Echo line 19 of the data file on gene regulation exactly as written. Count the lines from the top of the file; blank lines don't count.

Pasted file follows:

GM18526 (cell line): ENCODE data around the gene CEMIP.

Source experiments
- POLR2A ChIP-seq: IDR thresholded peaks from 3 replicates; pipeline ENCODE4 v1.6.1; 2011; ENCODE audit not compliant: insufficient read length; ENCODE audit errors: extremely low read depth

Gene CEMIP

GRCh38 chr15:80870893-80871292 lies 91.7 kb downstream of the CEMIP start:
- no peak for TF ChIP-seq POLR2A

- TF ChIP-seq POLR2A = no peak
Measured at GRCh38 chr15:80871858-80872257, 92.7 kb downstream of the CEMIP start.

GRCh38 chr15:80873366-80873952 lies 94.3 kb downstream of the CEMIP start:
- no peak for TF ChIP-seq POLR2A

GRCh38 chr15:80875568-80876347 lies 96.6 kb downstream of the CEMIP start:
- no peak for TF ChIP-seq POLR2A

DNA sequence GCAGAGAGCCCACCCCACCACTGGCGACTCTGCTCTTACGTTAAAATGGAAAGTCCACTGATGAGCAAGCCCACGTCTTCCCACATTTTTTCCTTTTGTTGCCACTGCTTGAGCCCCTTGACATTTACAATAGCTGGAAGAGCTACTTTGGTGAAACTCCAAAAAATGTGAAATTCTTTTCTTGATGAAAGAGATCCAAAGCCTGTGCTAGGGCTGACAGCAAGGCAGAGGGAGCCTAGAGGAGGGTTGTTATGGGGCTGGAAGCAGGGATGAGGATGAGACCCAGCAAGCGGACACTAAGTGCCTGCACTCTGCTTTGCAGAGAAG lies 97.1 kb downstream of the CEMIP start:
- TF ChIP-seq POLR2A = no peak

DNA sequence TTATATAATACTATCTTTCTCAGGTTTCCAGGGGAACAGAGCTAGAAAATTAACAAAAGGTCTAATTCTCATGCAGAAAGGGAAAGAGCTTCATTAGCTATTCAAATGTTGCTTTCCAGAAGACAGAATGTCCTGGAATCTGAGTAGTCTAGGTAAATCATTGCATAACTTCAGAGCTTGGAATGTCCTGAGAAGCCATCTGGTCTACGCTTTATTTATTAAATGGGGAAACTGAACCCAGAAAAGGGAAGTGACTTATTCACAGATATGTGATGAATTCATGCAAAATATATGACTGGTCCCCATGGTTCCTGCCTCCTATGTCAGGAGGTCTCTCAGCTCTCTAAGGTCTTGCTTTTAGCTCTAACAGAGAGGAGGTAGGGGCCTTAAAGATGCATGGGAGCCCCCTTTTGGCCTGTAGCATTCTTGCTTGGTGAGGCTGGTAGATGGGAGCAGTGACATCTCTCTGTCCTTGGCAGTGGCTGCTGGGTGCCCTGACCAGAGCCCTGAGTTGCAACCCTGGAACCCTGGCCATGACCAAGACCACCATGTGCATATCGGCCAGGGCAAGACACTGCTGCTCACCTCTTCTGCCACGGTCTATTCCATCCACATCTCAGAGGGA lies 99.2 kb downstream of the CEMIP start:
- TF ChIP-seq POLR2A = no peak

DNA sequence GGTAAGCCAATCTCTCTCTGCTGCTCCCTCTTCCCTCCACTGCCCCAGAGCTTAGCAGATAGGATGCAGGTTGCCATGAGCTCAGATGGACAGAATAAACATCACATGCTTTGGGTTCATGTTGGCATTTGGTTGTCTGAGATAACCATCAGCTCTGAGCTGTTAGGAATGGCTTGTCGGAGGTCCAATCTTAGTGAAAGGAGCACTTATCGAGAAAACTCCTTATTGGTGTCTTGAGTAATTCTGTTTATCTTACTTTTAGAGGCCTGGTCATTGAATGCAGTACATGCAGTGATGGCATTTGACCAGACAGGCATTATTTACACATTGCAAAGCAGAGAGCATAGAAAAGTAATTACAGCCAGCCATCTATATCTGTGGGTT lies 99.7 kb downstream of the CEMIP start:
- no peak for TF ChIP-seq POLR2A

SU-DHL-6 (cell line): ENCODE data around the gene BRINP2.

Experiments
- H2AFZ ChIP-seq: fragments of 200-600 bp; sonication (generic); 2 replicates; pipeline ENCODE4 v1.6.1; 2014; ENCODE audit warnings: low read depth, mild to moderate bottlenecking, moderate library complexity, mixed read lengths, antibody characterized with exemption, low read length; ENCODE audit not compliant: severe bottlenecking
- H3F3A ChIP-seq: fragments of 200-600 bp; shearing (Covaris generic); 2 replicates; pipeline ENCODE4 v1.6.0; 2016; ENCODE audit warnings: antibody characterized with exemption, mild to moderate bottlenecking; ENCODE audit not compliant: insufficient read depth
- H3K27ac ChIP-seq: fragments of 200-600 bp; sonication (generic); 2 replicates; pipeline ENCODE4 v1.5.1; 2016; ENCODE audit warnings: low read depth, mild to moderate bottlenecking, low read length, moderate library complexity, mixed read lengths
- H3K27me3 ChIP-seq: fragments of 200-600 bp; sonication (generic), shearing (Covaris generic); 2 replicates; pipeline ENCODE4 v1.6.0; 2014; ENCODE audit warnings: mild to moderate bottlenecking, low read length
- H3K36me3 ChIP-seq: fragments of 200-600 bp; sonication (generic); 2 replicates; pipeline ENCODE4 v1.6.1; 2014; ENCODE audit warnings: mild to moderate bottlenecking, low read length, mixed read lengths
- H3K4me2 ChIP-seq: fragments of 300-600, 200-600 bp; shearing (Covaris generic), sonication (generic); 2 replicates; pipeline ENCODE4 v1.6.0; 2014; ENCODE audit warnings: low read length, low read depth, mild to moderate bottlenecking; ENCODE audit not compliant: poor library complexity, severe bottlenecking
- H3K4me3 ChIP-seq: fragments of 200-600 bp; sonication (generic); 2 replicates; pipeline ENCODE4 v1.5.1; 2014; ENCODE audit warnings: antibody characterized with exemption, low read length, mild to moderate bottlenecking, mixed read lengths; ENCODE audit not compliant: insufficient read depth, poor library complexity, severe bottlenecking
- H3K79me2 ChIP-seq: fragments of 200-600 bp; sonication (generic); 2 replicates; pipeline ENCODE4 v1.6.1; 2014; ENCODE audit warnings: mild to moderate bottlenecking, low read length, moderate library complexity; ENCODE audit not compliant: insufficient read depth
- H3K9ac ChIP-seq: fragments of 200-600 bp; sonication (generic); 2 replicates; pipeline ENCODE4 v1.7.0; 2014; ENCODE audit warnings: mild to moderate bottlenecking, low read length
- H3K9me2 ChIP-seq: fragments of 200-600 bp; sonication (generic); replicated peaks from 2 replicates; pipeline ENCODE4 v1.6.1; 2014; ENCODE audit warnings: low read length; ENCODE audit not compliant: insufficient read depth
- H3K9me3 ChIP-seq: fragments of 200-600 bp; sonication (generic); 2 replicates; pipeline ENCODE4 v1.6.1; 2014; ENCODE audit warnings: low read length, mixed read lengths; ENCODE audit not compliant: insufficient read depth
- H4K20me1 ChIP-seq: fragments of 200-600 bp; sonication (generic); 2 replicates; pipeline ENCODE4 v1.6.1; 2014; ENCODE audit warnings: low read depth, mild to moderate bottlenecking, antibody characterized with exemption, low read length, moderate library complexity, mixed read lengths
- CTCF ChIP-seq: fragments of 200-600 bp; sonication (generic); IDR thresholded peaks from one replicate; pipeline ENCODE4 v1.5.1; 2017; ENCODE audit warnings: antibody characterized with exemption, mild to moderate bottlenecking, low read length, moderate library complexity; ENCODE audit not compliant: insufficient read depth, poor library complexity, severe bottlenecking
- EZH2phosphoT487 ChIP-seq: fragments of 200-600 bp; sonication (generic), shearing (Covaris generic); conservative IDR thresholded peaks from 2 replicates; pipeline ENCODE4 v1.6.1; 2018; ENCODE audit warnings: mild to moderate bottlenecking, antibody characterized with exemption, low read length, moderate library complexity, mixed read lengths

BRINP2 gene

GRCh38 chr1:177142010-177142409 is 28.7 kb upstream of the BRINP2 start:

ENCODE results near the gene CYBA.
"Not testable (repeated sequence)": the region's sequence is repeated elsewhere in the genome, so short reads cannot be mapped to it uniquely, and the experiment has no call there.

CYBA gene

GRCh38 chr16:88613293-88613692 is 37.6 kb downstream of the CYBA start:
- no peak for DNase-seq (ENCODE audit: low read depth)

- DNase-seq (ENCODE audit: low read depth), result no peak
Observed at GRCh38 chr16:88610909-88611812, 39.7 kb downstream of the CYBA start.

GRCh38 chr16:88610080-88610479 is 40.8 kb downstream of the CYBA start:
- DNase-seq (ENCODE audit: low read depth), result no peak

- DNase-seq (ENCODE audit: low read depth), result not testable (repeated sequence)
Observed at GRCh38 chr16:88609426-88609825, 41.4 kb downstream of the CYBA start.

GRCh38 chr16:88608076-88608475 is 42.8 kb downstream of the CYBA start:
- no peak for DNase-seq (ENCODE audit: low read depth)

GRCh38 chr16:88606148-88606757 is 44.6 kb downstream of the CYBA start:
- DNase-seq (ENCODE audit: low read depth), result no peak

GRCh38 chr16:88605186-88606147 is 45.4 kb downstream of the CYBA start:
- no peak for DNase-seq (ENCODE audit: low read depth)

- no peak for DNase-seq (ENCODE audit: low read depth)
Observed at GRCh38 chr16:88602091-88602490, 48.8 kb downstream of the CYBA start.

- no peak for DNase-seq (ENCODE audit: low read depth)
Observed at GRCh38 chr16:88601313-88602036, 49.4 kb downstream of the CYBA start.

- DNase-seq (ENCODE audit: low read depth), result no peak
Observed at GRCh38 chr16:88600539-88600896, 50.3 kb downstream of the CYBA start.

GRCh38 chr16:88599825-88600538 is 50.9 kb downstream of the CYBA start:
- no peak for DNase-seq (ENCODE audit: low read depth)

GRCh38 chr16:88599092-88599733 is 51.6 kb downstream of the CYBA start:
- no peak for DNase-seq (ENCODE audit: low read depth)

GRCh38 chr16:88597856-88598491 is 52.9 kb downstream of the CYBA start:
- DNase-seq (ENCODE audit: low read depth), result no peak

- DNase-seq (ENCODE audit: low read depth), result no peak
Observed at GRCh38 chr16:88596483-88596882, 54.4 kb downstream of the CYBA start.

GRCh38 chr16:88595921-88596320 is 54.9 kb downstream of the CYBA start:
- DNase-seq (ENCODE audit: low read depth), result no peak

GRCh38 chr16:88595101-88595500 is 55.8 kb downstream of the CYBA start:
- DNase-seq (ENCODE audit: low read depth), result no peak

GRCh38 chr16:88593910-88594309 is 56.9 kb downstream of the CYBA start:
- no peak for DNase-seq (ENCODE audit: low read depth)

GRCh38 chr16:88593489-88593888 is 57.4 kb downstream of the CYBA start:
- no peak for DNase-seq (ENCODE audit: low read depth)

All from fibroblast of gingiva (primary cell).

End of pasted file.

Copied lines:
SU-DHL-6 (cell line): ENCODE data around the gene BRINP2.